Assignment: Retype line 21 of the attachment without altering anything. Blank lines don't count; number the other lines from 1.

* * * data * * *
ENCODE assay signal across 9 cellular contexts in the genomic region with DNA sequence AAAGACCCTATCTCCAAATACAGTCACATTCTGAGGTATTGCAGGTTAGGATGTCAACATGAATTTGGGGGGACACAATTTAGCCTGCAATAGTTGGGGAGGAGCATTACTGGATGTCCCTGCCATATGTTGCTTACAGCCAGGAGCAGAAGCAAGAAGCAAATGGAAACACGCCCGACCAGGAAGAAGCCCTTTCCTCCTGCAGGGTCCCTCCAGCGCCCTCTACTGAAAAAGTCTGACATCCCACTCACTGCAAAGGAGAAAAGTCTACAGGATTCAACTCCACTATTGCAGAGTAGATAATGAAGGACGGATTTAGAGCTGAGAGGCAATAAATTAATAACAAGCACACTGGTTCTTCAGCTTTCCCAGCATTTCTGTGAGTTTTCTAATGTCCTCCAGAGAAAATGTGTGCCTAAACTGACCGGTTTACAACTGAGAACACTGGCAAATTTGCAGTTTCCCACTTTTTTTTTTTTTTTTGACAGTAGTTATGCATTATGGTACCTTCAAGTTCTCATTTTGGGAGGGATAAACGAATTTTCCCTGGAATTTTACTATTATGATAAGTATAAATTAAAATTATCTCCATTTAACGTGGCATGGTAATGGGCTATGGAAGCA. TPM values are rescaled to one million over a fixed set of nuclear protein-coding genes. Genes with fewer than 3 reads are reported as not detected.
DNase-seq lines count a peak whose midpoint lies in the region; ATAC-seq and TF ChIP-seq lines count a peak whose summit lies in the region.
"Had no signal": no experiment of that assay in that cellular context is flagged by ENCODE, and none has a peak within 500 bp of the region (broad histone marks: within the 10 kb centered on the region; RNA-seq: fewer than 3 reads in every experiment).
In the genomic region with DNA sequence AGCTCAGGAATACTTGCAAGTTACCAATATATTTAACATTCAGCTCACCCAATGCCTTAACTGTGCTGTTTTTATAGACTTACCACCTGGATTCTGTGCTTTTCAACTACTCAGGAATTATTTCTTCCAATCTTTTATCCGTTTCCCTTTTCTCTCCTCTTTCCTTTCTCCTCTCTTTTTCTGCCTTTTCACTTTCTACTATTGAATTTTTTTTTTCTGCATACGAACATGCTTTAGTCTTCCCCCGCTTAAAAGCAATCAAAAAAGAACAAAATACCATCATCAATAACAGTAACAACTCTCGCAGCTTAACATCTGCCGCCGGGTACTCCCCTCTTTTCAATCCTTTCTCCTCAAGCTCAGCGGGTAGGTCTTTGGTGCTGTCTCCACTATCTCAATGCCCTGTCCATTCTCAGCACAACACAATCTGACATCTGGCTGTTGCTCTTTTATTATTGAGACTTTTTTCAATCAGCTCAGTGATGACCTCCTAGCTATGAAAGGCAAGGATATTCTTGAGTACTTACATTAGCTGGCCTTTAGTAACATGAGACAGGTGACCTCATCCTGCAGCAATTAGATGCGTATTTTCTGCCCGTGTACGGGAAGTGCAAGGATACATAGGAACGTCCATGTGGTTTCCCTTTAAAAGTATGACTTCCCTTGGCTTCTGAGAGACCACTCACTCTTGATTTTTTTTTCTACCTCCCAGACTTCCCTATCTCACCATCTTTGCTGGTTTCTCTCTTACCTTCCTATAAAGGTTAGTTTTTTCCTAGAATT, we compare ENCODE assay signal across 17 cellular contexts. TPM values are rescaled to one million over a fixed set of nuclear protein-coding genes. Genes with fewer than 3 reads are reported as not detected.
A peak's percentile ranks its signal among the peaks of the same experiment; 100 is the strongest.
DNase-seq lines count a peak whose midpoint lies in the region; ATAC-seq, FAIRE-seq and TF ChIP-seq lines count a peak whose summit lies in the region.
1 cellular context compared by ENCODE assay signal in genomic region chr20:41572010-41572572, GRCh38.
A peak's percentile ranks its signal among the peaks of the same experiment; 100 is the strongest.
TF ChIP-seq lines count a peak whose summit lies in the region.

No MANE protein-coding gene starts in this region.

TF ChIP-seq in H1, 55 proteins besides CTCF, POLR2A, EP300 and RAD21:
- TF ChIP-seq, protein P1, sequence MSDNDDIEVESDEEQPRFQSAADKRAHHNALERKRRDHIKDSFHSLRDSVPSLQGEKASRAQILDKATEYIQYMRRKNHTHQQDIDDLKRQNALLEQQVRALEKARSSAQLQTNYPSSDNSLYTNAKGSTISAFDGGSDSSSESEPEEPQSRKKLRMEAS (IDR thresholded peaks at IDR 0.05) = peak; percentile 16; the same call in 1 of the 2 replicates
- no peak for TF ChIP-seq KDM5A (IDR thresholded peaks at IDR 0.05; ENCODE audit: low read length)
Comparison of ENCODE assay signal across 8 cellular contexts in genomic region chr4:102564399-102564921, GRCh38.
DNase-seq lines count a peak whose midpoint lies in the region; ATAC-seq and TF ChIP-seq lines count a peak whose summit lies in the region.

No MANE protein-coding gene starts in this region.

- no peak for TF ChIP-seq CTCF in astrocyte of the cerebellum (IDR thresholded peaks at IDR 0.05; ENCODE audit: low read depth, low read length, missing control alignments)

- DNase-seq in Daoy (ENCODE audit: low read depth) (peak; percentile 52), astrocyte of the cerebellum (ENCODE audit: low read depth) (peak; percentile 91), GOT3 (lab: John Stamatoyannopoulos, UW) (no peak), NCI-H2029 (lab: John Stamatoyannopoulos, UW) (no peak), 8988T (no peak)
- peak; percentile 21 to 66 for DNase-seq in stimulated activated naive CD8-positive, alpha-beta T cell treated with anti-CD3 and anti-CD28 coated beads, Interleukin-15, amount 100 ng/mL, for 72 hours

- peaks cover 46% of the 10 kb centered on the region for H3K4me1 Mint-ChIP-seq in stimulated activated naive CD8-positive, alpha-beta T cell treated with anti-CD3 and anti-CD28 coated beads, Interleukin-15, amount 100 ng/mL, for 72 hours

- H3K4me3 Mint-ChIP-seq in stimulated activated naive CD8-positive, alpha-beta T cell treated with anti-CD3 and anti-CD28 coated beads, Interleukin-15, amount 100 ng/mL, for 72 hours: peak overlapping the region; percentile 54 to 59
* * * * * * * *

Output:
- H3K4me3 Mint-ChIP-seq in stimulated activated naive CD8-positive, alpha-beta T cell treated with anti-CD3 and anti-CD28 coated beads, Interleukin-15, amount 100 ng/mL, for 72 hours: peak overlapping the region; percentile 54 to 59